The master instrumentalist leadership role determines the success or failure of a performance.” The leader is saddled with the responsibility to control the stage in a performance. His ability to direct the other instrumentalists for optimum performance determines the success of the performance. The captain with his guitar directs the flow and dynamics of the performance with short phrase which is well known by every member of the band though there may be a variety of such short phrases. They serve as a collection of signature tunes to which must precede an action. Though such tunes are different in successive tones from band to band, the implications are the same. In effect, the use of guitar in directing of juju music performance was well noticed in the sampled works of the “Olumo Soundmakers, led by Olatoye Ajagunjeun a.k.a, Uncle Toye Ajagun the Magbe-Magbe man” (Waterman, 1990). Basically, Waterman discovered the usage of the lead guitar in directing hence he wrote, “Uncle Toye plays his signature riff to signal the beginning of a guitar solo, supported by an interlocking ostinato pattern in the talking drums and bass guitar. Alao’s solo lasts about half a minute before it is cut off with another signal from Toye’s guitar”

The role to which the captain puts his guitar is perhaps the reason for the name given to it as the ‘LEAD’ guitar. In an extract of King Sunny Ade’s Number (Figure 1), the extract began to play on the key of D major until 2 min of the extract singing was stopped to allow guitar improvisation in the key. This continued to about the 2.21 min of play (in the extract) then a signal was given, after which the talking drum and bass guitar had a long pause while the guitar continued its improvisation now in a related key of D minor. At this point the sekere (gourd rattle) took a new rhythm. 


 TALKING DRUM ERA [1980 ? 1990]

This trend was first noticed with the duo of King Sunny Ade and Ebenezer Obey Fabiyi. The juju stage was being re-arranged in the early 1980s whereby it was divided into subgroups according to their own classification of the musical instrument that were being engaged on their stage. All percussions were grouped together and to be directed by the lead talking drum. Such instruments as keyboard(s), guitars (solo-lead, 1st tenor, 2nd tenor and Bass) and every other western or well tempered instruments were to be directed by the solo[1] lead guitar. In similar way, all the voices have one of them assigned to oversee their singing affairs. All of these happen simultaneously as they play their music. The chosen officers to direct are at this period referred to as the “captain” though they are regimented as sub-sectional captains. At a later development when captains began to lead (in singing) without playing the lead guitar, the talking drum summarily assumed the directing role though not in the totality of directing. He works with the ultimate directive from the captain.


The task is to play a short rhythm not more than two bars. It was discovered in some bands that chosen rhythm do not exceed one bar, some even devise rhythm not more than two or three pulses in a four-four bar. This practice was made popular by the duo of King Sunny Ade and Chief Ebenezer Obey. In an extract from Obey’s recording (Figure 2), it was heard how the talking drum in the 13.26 min of play used a very short rhythm to end the long continuous play of the melodic instrument, that is, guitars, electronic keyboard and the likes. This is a directive to allow the percussions display to the call and response that was led.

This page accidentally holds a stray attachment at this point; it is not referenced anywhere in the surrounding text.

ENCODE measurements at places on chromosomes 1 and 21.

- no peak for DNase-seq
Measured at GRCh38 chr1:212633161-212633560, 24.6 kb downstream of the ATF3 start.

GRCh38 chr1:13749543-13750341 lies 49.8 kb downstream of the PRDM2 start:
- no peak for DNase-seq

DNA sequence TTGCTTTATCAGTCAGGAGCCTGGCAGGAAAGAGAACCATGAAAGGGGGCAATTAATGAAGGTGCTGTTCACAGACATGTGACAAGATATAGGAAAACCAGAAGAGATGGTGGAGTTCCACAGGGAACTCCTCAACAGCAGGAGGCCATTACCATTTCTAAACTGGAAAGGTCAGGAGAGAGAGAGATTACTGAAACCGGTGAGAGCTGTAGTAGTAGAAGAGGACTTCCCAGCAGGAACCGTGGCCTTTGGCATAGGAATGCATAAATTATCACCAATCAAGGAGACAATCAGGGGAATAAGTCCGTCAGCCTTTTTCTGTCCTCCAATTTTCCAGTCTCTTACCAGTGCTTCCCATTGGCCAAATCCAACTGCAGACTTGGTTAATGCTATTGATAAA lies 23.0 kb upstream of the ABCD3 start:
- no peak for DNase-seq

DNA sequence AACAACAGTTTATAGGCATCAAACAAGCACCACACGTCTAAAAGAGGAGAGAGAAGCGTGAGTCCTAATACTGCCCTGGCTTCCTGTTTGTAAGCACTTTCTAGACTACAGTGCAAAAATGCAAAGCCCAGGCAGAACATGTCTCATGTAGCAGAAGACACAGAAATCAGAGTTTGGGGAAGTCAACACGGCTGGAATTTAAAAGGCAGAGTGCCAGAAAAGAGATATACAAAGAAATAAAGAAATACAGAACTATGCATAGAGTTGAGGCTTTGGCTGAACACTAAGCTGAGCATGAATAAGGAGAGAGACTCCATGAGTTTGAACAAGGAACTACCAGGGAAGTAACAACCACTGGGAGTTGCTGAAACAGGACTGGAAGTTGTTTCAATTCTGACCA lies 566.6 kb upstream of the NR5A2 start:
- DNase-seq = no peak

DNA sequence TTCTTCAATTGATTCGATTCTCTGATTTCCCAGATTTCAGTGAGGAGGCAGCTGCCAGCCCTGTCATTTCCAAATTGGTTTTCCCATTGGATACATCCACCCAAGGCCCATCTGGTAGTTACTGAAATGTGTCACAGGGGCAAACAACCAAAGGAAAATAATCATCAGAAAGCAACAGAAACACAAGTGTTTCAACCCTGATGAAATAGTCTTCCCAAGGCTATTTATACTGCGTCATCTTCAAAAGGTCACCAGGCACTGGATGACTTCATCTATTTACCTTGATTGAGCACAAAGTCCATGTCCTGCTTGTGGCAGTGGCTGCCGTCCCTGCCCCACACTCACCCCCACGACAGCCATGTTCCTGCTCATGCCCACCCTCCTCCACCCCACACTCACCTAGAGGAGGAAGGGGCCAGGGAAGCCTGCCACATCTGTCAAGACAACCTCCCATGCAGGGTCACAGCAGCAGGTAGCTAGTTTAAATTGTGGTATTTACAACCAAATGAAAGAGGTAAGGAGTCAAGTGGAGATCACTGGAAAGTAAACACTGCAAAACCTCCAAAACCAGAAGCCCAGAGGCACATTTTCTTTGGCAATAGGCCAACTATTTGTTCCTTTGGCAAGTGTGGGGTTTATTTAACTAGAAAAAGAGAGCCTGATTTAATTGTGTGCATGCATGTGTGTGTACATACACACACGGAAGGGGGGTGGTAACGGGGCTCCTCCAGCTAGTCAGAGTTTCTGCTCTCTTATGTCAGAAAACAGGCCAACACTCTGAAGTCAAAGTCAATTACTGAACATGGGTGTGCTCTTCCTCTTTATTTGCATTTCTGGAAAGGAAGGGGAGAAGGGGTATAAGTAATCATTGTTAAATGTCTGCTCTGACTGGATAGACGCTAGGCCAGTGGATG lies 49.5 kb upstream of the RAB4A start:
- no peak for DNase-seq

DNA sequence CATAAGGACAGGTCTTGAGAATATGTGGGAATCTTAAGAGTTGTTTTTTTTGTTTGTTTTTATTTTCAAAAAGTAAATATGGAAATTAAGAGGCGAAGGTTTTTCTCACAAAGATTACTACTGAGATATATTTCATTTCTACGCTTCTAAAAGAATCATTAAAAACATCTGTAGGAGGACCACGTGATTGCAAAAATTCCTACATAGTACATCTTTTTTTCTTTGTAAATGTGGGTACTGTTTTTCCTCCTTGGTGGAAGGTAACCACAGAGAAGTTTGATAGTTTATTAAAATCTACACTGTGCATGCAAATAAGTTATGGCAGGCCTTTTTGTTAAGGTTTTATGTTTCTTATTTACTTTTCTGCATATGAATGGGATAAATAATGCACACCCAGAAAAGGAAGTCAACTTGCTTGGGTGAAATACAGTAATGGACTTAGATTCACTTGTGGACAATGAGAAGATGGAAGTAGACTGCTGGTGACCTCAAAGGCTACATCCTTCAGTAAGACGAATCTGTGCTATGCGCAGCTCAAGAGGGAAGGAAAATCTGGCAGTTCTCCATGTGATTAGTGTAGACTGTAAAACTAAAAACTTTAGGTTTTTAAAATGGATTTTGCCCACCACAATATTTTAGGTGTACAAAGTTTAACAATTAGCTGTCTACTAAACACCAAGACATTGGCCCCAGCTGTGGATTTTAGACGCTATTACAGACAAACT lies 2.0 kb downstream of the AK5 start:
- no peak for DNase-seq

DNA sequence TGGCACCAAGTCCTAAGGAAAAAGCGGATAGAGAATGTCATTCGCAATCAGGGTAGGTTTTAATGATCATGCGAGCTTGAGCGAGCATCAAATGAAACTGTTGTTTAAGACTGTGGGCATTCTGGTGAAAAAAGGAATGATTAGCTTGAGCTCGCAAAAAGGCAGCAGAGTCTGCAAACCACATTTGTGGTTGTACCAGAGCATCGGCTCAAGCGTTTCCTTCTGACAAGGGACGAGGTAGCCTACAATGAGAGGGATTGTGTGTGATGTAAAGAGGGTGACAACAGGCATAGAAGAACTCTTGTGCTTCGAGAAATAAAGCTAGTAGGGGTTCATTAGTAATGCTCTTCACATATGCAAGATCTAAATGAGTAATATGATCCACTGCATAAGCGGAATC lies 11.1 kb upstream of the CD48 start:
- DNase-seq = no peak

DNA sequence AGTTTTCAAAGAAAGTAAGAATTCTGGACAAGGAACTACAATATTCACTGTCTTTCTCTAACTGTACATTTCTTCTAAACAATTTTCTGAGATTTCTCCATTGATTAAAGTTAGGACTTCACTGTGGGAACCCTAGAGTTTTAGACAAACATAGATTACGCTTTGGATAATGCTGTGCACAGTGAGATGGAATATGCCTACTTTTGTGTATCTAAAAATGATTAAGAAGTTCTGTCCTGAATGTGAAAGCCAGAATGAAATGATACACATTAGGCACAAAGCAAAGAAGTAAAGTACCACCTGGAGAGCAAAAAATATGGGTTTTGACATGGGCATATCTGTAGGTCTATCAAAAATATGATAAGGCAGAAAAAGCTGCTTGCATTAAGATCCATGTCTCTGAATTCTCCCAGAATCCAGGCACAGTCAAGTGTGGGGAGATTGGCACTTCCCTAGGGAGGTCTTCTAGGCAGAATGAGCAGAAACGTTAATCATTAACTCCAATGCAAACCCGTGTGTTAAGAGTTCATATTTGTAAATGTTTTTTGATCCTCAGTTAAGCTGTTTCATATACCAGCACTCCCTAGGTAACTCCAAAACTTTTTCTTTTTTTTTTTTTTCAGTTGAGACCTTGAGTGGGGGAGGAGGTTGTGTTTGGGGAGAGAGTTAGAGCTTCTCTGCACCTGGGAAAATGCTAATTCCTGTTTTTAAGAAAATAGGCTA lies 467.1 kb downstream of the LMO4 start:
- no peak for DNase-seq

Talking drum signature tune


Leader: Jesu seun funmi se   [Jesus has done it for me]

Chorus: Jesu seun funmi        [He has done it for me]

Leader: Ohun aye ko lee se        [Something the world (people) cannot do]

Chorus: Jesu seun fun mi          [He has done it for me]


[1] . Solo is a term employed by the juju band to describe an instrument playing a free improvisatory role. Such may join others to play a joint arrangement and he may choose to improvise, yet he plays a directing roles.



The use of trap drums set as a directing instrument was introduced by Sir Shina Peters. This was firstly displayed when he released his mega buster album in 1989 titled ‘ACE’. In the album, trap set was very dominant within the accompaniment. Even some juju fans described the drum patterns in the album as fifty-fifty ratio when compared with the numbers songs presented in the album. At the change of every song, there is a change of drums accompaniment   under the controllership of the trap set. The trap set was in the fore front of directing in response to the captain’s superior directing as against the previous practice of using the talking drum. Some speculations argued that the excessive demands of the talking drummers among the juju band boys necessitated the new role given to the trap set drummers. This, according to the author’s informant, was targeted at curbing overstretched demands of the talking drummers. The source claimed that they were becoming bossy and uncontrollable due to the uncompromising role the talking drum had assumed in the performance of juju music. Hence, the captains looked for an alternative way to achieve same super performance even, if possible, at the absence of a talking drum. There are always economic issues among juju band personnel (Waterman, 1990). This sometimes results in poor performance, unnecessary demands, shifting from band to band in search of greener pasture and consequently a notable change in performance style. Whichever is the case, this paper is only interested in the change evident in the performance, something relating to its musicality and not a socio-political development among the juju music personnel though this may be instrumental to change and innovations.

The mode of directing with the trap set was similar to that of the talking drum. It simply involved the use of short rhythmic lines as it was in practices with the talking drums.